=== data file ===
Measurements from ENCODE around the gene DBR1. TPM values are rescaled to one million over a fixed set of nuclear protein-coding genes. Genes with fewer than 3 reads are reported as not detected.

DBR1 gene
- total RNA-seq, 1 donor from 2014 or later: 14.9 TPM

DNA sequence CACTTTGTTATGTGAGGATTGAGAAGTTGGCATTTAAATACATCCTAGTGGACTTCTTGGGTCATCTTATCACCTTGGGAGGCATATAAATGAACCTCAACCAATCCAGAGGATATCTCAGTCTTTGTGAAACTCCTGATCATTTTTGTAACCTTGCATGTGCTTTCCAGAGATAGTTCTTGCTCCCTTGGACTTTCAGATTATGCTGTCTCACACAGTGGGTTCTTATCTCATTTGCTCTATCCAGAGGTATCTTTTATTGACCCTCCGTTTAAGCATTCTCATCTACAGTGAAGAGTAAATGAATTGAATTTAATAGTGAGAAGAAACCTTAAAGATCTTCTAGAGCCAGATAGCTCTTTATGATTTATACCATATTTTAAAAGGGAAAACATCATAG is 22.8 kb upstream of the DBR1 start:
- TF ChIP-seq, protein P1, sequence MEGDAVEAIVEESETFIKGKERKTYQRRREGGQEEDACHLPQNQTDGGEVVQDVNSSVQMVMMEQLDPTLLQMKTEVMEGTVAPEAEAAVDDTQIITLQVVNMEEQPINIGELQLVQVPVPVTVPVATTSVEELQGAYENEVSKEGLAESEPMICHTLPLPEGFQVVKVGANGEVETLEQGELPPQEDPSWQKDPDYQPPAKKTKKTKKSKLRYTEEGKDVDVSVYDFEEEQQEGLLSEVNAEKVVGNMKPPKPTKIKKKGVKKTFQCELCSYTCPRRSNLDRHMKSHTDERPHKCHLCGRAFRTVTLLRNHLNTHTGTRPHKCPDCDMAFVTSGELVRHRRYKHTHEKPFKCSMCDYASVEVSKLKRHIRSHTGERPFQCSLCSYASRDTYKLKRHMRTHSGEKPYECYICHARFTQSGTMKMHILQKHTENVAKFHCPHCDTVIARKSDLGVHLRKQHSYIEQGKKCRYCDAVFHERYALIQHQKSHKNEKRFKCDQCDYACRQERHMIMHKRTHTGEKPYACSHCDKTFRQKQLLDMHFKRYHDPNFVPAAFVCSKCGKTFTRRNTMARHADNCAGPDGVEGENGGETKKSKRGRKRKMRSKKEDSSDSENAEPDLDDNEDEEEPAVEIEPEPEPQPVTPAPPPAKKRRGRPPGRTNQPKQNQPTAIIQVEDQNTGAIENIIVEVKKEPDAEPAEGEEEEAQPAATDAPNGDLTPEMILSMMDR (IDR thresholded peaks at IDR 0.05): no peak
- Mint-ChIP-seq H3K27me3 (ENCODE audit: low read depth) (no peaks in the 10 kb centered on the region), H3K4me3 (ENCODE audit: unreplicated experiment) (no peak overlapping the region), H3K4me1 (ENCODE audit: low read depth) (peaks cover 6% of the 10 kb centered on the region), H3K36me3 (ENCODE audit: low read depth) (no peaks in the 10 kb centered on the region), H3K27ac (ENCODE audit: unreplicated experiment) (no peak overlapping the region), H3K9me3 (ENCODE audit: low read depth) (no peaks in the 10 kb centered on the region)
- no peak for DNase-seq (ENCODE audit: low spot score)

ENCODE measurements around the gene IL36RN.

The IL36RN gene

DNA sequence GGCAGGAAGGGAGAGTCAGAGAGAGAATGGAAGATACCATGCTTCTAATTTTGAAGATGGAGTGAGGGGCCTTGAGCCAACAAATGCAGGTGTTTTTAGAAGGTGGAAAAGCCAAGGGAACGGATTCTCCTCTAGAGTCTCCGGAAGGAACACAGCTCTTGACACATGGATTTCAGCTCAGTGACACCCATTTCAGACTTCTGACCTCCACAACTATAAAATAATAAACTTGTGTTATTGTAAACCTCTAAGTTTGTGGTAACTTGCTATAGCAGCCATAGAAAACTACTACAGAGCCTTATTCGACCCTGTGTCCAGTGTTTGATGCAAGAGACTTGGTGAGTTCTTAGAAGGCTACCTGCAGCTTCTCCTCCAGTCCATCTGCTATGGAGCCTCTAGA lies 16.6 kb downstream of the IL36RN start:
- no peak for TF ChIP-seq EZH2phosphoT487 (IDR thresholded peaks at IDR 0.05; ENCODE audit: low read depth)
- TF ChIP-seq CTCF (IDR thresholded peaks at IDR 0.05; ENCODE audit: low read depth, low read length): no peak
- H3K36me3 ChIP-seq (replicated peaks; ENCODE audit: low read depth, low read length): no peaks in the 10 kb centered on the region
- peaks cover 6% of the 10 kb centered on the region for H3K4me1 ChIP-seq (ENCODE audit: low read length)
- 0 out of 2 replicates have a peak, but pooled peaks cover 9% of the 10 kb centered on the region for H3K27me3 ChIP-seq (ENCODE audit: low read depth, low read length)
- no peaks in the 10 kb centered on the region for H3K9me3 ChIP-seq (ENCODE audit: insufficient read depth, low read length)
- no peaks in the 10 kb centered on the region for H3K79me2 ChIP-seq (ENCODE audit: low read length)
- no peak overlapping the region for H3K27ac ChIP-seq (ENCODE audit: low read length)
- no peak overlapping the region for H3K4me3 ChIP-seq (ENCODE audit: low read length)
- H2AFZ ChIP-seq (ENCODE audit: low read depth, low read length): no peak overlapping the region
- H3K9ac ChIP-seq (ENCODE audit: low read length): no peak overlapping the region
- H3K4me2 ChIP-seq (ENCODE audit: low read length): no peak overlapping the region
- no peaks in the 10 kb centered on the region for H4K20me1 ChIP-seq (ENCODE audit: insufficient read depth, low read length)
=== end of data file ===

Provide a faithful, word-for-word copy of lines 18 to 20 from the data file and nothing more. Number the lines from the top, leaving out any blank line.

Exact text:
- no peak overlapping the region for H3K27ac ChIP-seq (ENCODE audit: low read length)
- no peak overlapping the region for H3K4me3 ChIP-seq (ENCODE audit: low read length)
- H2AFZ ChIP-seq (ENCODE audit: low read depth, low read length): no peak overlapping the region